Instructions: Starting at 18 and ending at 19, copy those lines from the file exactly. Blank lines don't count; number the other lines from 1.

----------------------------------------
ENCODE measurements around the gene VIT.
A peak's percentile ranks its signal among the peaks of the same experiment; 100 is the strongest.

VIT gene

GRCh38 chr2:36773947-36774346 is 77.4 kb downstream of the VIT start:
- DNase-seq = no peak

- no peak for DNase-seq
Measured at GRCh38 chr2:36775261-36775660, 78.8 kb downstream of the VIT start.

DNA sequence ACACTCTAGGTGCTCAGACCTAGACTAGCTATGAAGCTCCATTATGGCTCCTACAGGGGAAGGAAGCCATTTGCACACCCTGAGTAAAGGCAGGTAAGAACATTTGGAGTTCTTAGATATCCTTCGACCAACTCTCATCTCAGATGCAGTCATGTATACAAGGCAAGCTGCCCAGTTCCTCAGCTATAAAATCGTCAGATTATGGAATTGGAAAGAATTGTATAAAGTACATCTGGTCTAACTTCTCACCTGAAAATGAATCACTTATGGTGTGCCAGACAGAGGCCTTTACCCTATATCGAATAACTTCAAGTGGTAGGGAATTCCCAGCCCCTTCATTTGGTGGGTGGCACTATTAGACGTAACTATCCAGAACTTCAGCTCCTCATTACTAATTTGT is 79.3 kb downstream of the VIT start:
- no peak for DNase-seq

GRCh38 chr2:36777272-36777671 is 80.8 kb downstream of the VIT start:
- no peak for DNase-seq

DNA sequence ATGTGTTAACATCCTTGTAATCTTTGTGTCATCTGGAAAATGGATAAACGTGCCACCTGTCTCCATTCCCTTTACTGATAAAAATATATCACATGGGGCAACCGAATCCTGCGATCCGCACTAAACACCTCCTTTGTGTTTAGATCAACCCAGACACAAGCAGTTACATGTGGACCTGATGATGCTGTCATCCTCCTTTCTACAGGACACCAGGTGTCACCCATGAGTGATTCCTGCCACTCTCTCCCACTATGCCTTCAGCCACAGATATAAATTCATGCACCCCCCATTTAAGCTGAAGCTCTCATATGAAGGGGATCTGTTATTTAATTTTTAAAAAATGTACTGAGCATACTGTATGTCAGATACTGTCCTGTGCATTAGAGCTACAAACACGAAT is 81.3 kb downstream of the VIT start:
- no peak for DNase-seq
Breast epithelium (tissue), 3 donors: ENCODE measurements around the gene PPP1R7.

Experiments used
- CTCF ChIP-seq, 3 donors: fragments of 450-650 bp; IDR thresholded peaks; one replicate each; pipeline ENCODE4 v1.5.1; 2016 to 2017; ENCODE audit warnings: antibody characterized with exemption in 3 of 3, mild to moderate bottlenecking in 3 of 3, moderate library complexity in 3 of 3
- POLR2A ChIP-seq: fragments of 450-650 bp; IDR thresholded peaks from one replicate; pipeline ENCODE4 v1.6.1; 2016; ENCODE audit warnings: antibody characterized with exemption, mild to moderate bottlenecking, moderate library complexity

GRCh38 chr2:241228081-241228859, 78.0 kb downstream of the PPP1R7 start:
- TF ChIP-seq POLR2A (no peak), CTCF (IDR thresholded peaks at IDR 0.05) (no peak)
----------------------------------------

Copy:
GRCh38 chr2:241228081-241228859, 78.0 kb downstream of the PPP1R7 start:
- TF ChIP-seq POLR2A (no peak), CTCF (IDR thresholded peaks at IDR 0.05) (no peak)